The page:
6. Finance experience. You will get to certain level where just being able to crunch the numbers is no longer enough, you will need to analyze them as well. When you get into a company, try to get exposure to budgeting, forecasting, modeling and planning. Don’t bother dropping out of work to get a Finance degree as well. Companies want to hire the work experience
7. ERP systems experience. Whether a company is implementing a new system or they have a verbose system like SAP or Oracle, they lean heavily to hire the people that have experience with these systems.
8. Presentation skills. Every time I ask a manager what they mean by “strong communication skills” they say, “well, this person will have to make presentations” to senior management or to the Board of Directors. This can be the most necessary yet hardest to find of all the criteria because so many professionals are brainwashed that the only people who need “presentation skills” or need to improve their communication skills are those in sales. I have not seen many successful, in demand CFOs that have not learned the importance of powerful presentation skills.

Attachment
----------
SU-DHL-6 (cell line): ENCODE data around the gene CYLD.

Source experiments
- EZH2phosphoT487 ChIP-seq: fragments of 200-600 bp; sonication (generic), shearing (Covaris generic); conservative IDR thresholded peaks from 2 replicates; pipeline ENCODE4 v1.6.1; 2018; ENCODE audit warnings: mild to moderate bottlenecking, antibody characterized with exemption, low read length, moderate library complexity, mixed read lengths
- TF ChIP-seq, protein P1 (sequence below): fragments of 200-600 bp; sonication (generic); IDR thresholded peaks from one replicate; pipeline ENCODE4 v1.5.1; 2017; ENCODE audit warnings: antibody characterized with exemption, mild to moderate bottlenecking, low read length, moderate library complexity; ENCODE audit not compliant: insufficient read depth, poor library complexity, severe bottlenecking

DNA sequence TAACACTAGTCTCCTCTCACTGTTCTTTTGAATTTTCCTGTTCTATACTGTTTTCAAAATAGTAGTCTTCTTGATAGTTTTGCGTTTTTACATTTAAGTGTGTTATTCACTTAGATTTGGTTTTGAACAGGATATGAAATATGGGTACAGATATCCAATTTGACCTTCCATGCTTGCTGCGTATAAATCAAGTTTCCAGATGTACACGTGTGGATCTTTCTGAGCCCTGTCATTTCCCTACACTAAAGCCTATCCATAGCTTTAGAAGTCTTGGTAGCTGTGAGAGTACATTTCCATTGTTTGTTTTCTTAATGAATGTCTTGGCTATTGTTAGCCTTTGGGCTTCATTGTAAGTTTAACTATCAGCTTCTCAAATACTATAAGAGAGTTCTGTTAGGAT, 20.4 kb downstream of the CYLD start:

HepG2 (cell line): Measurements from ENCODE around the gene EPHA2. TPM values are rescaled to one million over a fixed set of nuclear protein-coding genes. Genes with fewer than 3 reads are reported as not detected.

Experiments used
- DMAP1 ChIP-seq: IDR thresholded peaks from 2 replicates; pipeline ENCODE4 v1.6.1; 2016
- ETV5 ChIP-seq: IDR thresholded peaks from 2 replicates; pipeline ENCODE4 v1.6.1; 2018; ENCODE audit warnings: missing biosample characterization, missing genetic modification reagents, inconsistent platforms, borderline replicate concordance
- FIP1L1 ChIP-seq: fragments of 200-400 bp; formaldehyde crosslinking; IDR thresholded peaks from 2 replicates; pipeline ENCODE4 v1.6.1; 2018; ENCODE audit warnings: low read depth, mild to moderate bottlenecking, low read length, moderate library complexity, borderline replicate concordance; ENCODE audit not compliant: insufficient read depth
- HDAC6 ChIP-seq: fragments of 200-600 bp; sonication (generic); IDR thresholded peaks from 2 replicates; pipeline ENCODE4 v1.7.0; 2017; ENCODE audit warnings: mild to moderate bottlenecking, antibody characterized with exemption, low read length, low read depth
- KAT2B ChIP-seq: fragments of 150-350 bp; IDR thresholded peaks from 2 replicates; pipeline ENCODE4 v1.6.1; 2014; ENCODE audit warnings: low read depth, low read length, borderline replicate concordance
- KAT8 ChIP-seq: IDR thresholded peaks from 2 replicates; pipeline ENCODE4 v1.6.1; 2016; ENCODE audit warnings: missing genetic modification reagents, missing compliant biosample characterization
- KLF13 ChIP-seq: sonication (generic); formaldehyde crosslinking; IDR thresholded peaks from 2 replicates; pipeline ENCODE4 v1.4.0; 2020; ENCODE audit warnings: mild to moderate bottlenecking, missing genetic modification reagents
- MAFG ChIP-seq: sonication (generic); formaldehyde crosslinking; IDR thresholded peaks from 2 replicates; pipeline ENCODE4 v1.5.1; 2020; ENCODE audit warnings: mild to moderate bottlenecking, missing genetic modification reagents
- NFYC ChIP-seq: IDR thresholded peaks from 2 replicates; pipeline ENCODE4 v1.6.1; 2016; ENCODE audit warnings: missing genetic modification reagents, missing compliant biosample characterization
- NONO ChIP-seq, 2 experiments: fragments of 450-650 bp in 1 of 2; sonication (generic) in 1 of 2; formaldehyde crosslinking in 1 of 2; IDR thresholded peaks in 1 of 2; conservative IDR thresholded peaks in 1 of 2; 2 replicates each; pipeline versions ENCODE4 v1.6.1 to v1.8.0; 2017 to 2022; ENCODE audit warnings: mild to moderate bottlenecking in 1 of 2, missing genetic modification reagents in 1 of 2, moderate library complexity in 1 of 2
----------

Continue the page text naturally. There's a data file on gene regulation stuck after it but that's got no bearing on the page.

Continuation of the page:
There is no such thing as a secure job anymore. Chose your next job based on what it will do for you as a career builder. Once you get in, take all the initiative you can to get any of these “8 Greats” on your resume.
Posted by:Saundra LeePresident, Dubin & Lee